IFF proposes a three year moratorium on the use of Facial Recognition

Even though we are in the middle of an unusual crisis, lets not forget that there is a constant need to protect our fundamental rights. Use of facial recognition in conjunction with thermal imaging is now being proposed for identifying Covid-19 patients. All this without a data protection law in place. There is no guarantee of privacy and such use could lead to further societal harms. There have been multiple news reports wherein it is being reported that suspected patients are being ostracized by their communities. Thus, the need for a strong data protection law is now greater than ever.

Read IFF’s position on facial recognition technology in the blogpost below and let us know your views about this invasive technology. Looking forward to a lively discussion.

4 Likes

Anddddd add to that THIS NON SENSE BELOW:
He just shared the list of indivuals in a 14 day home quarantine online! It includes their addresses as well…

Before I start let me warn you I’m just a layman whose vocabulary isn’t great and who doesn’t know a lotta technical terms. My language here might not sound very professional to you guys but Ill try my best to make my point.

I just read IFFs recccomendation. A moratorium sounds great! However I had a few doubts…

So IFF has recommended a 3 year moratorium on the use of FRT during which we’d dicuss the checks and balances before it’s implementation right?

So in the IFF’s representation requesting a moratorium on facial recognition technology mentioned at the bottom of the article, under “Recommendations by IFF” point 17, you’ve suggests this :

Could you pl elaborate on this one? As in, how exactly would we go about implementing the checks and balances on state usage of FRT? Do you guys have that figured out already or that comes eventually as we work towards the measures?..

I tried looking and I found another document on IFF titled Ethical Use of Facial Recognition Act

In the document they had some recommendations like this one below :

Sounds nice. Are these some of the checks and balances you were referring to in the article or do you some other suggestions as well?

P. S: I’ll try and get a better pdf editor next time to highlight the text :stuck_out_tongue:

1 Like

Presently, India does not have sufficient privacy safeguards in place when it comes to surveillance carried out by the government especially surveillance which will become possible via facial recognition technology. The frameworks currently in place (under India’s Information Technology Act and the Telegraph Act) are geared towards national security and fail to adequately protect privacy. In particular there is a lack of sufficient institutional or legislative oversight. Thus, we propose that there is a need for a separate chapter on surveillance reform in the Personal Data Protection Bill along the lines of the Indian Privacy Code, 2018 .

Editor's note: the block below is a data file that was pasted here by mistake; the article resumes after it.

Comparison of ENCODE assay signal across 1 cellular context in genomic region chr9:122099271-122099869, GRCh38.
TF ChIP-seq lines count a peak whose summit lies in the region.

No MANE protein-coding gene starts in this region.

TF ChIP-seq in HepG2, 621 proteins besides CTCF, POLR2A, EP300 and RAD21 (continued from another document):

This brief on the PDP bill will help give you more insight particularly part 7 which talks about surveillance reform.

Also check out this blogpost for what we consider other essential features, in addition to surveillance reform, that should be included in the Personal Data Protection Bill.

It seems that the Delhi Police is actively pursuing acquiring Facial Recognition software and surveillance. Tender Notice Purchase of Open Sources, Social and Internet Media Monitoring Software (Tender Notice 2 - pp19).

This is such an important issue with really high risks involved. Lately IBM and Amazon announced that they’re going to stop developing facial recognition tech for law enforcement agencies, which is a welcome in the direction of privacy and racial discrimination as a whole.

I also read about Facial recognition tech being setup across all railway stations across the country, can somebody confirm if this is legit?

3 Likes

Yes it is true.

1 Like
3 Likes
2 Likes

Congratulations on the launch of the Panoptic project.

One question regarding the petition on the website, which I was just about to sign.

The IFF was calling for a moratorium but the title of the petition and text at https://panoptic.in/petition and https://panoptic.in/sign-the-petition calls for a ban. Is there a reason for a change in wording over time?

2 Likes

Hi Rohan,
Thanks for the feedback on the website! Yes, we did move away from our earlier stance as are after deliberation within the organisation as well as after discussions we had with international civil society members, we were of the opinion that use of this technology cannot be allowed under any circumstance.

2 Likes

Thanks. This decision sounds reasonable and I am also of the opinion that FRTs should not be used to this scale looking at the evidences available. My doubt stemmed from the sentence at the end of the petition, which seemed to contradict with the previous sentence (probably in line with the previous stance):

Further, we urge you to halt all ongoing facial recognition technology projects being developed and deployed at the Central and State level until a legislation with sufficient safeguards that helps protect the privacy of the citizens of India.

If our stance is that the use of this technology should be banned, it implies that it can’t be regulated effectively. Even a regulation or safeguard, will probably not be able to solve the issues with the technology itself such as the inherent biases due to the dataset used, blackbox tech etc. One fine day, the government will bring in a redressal mechanism and will we accept FRT then?

Shouldn’t we then remove this line asking for legislation? Or maybe this line was intended for (or can be rephrased to address) the CCTV problem?

1 Like

Hi, the legislation we are asking for here is the privacy legislation. Once in place, we are of the opinion that an FRT system will not be able to pass the safeguards laid down since it fails to pass the even the Puttuswamy standards.

2 Likes